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Sidebar Savvy: How to Write a Side Bar that Adds Value to an Article

A sidebar is a short article, set apart, that accompanies a longer article. 

Editors love side bars because they add value to an article. Readers love side bars because they're skimmable and offer quick information. Side bars supplement the main piece with extra content that may not fit in the flow of the main article but may be helpful to the reader.

Side bars are also called “boxouts,” “call out boxes,” or “fillers.” (To be fair, a filler also known as a short-short standalone article.) Graphically, they appear on the side of the page or screen as a pullout or box.  

Why Write a Sidebar?

To Offer a Quick Read

Sidebars are reader-friendly in an easy-to-digest snapshot.

To Offer an In-Depth Read

20 ideas for sidebars with Word Wise at Nonprofit Copywriter #WritingTips #WritingChecklists #WritingArticles

In contrast with the “main bar” - the main article - which covers who, what, where, when, why, and how, a side bar allows you to develop one aspect of a bigger story with a fresh twist or a detour. This is one place where you’re allowed to follow a rabbit trail with your words – as long as the side bar content complements the main piece.

To Offer an Additional Read

Feature stories, breaking news, and in-depth profiles present a writer’s dilemma: too much raw material to include within the scope of the piece and in keeping to word count limits. Sidebars offer the extra content as add-ons. As an extra bonus for writers, juicy sidebars can provide the basis to write another article or even a series. An editor may even ask you to write a sidebar for another writer’s article.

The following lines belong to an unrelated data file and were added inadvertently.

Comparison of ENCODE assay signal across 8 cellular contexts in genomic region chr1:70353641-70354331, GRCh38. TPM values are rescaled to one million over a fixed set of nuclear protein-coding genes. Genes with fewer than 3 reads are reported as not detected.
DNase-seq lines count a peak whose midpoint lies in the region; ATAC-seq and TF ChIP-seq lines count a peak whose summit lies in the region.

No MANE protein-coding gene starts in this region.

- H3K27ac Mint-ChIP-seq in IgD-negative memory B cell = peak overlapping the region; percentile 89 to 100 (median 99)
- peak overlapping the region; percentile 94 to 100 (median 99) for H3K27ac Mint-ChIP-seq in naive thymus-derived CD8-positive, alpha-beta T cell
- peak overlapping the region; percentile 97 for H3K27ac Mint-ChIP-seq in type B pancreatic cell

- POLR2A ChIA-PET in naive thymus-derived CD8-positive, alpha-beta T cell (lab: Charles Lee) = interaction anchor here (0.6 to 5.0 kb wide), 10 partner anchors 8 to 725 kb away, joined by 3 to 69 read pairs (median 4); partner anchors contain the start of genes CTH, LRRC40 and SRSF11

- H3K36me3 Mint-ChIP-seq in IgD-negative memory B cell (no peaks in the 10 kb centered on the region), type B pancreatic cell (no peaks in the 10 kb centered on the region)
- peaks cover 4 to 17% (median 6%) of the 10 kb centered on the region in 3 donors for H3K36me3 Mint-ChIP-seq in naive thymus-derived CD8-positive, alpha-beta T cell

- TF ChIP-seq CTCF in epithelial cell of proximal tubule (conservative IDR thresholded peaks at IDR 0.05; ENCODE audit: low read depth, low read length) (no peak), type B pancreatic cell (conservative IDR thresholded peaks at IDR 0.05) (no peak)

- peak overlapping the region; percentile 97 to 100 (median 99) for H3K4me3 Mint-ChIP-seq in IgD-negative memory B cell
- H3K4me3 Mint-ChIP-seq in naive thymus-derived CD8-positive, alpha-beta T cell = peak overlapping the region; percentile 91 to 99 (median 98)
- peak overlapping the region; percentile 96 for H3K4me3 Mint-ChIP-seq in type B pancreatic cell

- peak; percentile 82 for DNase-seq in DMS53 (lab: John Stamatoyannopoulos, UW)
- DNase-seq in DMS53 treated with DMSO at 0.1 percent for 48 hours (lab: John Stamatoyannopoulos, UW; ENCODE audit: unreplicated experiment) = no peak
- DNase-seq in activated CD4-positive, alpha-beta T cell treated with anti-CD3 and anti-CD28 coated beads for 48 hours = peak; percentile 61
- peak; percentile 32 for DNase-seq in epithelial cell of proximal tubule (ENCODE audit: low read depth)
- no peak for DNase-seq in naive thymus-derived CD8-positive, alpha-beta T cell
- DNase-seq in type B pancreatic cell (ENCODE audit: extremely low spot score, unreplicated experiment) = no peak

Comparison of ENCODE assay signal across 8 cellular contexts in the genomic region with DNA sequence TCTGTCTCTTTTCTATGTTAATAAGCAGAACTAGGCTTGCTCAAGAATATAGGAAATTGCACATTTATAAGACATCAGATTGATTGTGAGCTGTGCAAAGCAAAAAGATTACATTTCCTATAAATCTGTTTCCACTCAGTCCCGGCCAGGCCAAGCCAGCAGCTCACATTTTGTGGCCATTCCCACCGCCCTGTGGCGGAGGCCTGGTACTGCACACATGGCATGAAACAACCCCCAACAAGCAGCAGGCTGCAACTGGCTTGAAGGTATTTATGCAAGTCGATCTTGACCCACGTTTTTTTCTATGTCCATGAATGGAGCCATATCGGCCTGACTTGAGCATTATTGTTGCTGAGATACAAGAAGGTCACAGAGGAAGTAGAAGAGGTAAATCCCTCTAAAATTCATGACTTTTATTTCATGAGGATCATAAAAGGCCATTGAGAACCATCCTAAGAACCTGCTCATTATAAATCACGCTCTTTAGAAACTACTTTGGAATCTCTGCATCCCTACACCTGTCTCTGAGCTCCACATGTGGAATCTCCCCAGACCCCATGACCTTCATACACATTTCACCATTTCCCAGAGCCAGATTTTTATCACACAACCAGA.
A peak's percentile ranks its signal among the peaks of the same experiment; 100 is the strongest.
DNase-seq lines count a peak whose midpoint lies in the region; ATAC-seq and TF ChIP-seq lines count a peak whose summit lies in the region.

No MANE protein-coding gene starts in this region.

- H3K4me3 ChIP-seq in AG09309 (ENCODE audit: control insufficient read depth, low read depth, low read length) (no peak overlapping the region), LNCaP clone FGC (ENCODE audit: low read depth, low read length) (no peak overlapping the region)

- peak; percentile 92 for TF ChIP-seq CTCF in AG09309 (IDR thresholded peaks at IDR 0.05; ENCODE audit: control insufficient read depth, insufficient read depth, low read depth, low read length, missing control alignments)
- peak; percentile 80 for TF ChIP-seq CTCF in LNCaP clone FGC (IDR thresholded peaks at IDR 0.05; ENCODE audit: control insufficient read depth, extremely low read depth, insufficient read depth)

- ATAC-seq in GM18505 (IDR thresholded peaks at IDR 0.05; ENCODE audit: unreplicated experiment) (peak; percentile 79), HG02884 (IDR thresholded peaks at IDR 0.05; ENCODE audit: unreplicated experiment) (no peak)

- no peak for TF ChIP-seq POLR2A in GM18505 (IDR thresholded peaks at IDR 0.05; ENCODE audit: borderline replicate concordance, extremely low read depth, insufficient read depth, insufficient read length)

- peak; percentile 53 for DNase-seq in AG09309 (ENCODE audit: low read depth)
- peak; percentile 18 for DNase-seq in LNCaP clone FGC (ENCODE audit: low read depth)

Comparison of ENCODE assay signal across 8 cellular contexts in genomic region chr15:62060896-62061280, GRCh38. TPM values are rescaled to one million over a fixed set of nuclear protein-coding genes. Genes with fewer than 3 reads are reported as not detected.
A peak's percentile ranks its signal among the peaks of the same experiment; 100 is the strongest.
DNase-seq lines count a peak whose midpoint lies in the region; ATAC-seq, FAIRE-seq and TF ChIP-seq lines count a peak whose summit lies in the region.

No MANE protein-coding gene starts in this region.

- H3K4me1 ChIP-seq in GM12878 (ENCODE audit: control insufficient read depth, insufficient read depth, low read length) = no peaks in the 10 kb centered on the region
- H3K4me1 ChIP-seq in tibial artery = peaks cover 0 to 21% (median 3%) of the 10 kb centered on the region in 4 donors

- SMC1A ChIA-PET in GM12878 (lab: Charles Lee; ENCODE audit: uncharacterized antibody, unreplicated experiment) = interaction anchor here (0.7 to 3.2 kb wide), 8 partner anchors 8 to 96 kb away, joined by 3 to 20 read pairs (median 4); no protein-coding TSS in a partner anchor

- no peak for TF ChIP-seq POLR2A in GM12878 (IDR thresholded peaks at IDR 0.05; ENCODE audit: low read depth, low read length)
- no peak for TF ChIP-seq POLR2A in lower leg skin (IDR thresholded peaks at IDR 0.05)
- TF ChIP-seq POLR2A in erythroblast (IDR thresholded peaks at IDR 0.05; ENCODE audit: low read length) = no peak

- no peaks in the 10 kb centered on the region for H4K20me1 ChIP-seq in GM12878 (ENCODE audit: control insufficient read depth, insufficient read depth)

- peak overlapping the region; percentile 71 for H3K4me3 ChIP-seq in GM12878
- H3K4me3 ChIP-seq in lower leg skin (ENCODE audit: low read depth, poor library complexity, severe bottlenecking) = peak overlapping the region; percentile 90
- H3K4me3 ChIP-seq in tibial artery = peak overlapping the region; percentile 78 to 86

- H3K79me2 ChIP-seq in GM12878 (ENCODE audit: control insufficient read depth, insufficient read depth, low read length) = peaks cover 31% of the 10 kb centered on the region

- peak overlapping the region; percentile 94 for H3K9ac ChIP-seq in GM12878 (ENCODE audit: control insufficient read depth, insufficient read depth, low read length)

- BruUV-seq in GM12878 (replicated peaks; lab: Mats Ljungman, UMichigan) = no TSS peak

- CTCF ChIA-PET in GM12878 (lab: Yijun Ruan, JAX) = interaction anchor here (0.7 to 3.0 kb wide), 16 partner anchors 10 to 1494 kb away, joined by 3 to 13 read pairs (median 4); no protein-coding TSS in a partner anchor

How to Write a Sidebar for an Article

1.  Choose Side Bar Content

Choose content that adds value to the main piece. The Cardinal Rule of Writing Sidebars: don’t duplicate or rehash the article content. 

Focus on just one element per side bar. 

The key question to answer: does the side bar content supplement what is already in the main article? If the answer is yes, then a side bar is a good choice. 

2. Construct the side bar

  • Write a concise headline using active verbs.
  • Follow the publication’s side bar word count limits. Most are 100-400 words. 
  • Use short sentences or bullet points. Where possible, include plenty of white space as graphic relief for the eyes.

20 Ideas for Sidebars

  • Biography
  • Discography
  • Excerpt 
  • Flashback
  • Images 
  • Infographics
  • Interview or Opinion
  • List of Publications
  • Poll
  • Quiz
  • Quotes
  • Reading List
  • Recipes
  • Resource List
  • Short article 
  • Statistics or Calculations
  • Instructions
  • Testimonials
  • Timeline
  • Top 10 List

Two Other Kinds of Sidebars

An article side bar not to be confused with two other types of side bars: 

  • a side issue in a conversation 
  • the secondary content area on a website, usually positioned as a strip on the side of the page to hold additional elements

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